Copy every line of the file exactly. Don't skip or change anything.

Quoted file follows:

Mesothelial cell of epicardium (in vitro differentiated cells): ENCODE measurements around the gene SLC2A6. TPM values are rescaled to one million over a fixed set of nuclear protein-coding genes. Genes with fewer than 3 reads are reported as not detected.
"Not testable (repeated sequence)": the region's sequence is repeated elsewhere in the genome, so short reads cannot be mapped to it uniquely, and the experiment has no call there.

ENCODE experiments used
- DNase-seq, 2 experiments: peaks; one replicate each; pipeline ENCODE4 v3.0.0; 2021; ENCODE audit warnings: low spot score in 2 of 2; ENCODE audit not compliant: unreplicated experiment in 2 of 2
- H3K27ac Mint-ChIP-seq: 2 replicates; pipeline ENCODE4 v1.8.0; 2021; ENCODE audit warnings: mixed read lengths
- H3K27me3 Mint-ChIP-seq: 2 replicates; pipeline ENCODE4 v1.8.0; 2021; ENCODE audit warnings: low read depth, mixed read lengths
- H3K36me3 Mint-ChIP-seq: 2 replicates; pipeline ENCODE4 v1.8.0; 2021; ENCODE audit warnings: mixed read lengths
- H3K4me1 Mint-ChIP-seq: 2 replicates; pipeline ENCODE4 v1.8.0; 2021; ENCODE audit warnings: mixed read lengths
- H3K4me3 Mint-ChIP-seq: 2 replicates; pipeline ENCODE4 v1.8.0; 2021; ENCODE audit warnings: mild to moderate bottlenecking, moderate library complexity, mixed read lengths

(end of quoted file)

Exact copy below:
Mesothelial cell of epicardium (in vitro differentiated cells): ENCODE measurements around the gene SLC2A6. TPM values are rescaled to one million over a fixed set of nuclear protein-coding genes. Genes with fewer than 3 reads are reported as not detected.
"Not testable (repeated sequence)": the region's sequence is repeated elsewhere in the genome, so short reads cannot be mapped to it uniquely, and the experiment has no call there.

ENCODE experiments used
- DNase-seq, 2 experiments: peaks; one replicate each; pipeline ENCODE4 v3.0.0; 2021; ENCODE audit warnings: low spot score in 2 of 2; ENCODE audit not compliant: unreplicated experiment in 2 of 2
- H3K27ac Mint-ChIP-seq: 2 replicates; pipeline ENCODE4 v1.8.0; 2021; ENCODE audit warnings: mixed read lengths
- H3K27me3 Mint-ChIP-seq: 2 replicates; pipeline ENCODE4 v1.8.0; 2021; ENCODE audit warnings: low read depth, mixed read lengths
- H3K36me3 Mint-ChIP-seq: 2 replicates; pipeline ENCODE4 v1.8.0; 2021; ENCODE audit warnings: mixed read lengths
- H3K4me1 Mint-ChIP-seq: 2 replicates; pipeline ENCODE4 v1.8.0; 2021; ENCODE audit warnings: mixed read lengths
- H3K4me3 Mint-ChIP-seq: 2 replicates; pipeline ENCODE4 v1.8.0; 2021; ENCODE audit warnings: mild to moderate bottlenecking, moderate library complexity, mixed read lengths